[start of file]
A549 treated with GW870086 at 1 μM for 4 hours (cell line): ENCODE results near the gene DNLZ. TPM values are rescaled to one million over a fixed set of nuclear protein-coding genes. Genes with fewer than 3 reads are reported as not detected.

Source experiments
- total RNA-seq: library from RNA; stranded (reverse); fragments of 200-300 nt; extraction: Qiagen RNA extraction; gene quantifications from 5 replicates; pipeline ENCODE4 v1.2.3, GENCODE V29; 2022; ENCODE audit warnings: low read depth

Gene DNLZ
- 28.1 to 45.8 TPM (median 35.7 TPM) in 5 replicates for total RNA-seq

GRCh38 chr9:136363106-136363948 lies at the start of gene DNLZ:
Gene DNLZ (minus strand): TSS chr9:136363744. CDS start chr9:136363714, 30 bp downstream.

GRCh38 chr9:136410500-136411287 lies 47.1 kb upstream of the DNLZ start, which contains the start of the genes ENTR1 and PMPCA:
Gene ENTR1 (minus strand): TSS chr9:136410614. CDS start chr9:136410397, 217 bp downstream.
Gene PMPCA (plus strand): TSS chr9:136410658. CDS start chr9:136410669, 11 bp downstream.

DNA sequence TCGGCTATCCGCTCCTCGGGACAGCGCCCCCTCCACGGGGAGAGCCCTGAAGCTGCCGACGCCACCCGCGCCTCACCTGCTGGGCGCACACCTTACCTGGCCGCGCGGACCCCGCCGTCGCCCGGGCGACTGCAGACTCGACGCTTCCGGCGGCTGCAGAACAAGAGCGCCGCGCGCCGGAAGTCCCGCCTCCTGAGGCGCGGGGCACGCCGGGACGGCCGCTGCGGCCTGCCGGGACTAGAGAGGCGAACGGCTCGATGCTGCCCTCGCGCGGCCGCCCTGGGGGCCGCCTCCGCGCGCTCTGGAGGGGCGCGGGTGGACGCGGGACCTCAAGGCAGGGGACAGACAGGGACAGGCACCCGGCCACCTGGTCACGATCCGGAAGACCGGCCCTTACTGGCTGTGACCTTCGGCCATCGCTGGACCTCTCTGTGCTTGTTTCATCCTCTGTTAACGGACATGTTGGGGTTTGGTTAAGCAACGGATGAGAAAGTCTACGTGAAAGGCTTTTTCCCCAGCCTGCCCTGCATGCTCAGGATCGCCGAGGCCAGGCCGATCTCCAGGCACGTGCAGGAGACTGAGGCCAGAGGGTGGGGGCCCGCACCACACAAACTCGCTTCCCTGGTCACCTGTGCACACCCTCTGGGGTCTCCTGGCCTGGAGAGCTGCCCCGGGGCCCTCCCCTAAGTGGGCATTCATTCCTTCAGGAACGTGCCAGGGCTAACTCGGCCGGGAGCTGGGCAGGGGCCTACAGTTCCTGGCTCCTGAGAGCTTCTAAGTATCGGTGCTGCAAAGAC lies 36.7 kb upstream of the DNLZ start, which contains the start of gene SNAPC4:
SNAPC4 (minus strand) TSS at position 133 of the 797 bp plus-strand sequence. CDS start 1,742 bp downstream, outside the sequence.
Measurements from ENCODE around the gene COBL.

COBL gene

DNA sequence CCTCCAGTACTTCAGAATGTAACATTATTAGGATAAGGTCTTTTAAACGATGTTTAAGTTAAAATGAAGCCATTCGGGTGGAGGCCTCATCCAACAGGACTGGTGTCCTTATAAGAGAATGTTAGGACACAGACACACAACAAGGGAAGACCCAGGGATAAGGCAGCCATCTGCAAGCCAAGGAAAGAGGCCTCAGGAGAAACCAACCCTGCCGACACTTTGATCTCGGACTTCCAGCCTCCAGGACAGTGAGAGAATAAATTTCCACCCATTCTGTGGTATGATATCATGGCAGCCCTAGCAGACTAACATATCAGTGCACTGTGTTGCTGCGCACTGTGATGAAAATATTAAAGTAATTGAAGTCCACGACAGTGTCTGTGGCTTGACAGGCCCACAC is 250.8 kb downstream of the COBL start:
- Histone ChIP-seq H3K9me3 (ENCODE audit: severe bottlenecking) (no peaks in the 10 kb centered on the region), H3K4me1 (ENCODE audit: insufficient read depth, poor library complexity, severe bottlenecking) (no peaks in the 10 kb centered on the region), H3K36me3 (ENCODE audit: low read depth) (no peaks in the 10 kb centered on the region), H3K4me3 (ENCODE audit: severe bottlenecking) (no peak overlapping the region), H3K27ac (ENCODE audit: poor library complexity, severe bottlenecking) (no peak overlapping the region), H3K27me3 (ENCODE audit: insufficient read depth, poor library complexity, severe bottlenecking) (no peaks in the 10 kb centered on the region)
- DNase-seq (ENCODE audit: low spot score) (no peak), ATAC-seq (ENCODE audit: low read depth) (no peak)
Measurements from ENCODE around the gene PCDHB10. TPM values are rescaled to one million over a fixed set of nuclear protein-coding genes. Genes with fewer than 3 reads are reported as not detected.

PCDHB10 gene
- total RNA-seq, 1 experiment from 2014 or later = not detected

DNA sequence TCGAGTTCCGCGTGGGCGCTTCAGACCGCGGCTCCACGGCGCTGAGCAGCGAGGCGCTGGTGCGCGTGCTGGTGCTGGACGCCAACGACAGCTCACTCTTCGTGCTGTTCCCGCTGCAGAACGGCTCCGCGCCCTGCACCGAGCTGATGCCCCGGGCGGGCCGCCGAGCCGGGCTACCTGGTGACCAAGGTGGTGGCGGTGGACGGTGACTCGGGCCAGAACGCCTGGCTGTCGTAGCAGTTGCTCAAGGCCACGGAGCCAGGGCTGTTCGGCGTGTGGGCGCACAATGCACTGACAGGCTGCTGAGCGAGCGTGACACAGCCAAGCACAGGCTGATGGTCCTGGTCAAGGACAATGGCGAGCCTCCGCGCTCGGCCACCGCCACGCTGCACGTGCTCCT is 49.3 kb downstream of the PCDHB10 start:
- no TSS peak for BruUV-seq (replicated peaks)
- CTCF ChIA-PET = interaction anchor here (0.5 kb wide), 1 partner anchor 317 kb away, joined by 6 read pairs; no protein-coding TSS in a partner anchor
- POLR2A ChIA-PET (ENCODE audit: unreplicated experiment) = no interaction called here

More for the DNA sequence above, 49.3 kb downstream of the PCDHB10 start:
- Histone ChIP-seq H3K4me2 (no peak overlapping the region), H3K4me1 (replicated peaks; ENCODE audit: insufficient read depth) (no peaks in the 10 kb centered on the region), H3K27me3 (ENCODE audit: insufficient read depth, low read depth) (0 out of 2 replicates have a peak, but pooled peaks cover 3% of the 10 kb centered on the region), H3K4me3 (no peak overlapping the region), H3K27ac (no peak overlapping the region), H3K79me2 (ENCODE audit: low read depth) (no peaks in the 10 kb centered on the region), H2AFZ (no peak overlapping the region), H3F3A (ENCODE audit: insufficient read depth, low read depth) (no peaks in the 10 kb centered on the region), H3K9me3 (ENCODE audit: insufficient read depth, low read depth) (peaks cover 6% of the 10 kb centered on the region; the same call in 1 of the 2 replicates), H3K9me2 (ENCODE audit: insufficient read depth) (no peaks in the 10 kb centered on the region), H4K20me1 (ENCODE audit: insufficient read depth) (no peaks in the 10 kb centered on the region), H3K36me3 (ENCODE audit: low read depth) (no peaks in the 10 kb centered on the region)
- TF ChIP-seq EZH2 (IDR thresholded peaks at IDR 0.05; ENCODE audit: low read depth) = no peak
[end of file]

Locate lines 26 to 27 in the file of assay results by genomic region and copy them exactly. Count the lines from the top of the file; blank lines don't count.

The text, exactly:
- Histone ChIP-seq H3K4me2 (no peak overlapping the region), H3K4me1 (replicated peaks; ENCODE audit: insufficient read depth) (no peaks in the 10 kb centered on the region), H3K27me3 (ENCODE audit: insufficient read depth, low read depth) (0 out of 2 replicates have a peak, but pooled peaks cover 3% of the 10 kb centered on the region), H3K4me3 (no peak overlapping the region), H3K27ac (no peak overlapping the region), H3K79me2 (ENCODE audit: low read depth) (no peaks in the 10 kb centered on the region), H2AFZ (no peak overlapping the region), H3F3A (ENCODE audit: insufficient read depth, low read depth) (no peaks in the 10 kb centered on the region), H3K9me3 (ENCODE audit: insufficient read depth, low read depth) (peaks cover 6% of the 10 kb centered on the region; the same call in 1 of the 2 replicates), H3K9me2 (ENCODE audit: insufficient read depth) (no peaks in the 10 kb centered on the region), H4K20me1 (ENCODE audit: insufficient read depth) (no peaks in the 10 kb centered on the region), H3K36me3 (ENCODE audit: low read depth) (no peaks in the 10 kb centered on the region)
- TF ChIP-seq EZH2 (IDR thresholded peaks at IDR 0.05; ENCODE audit: low read depth) = no peak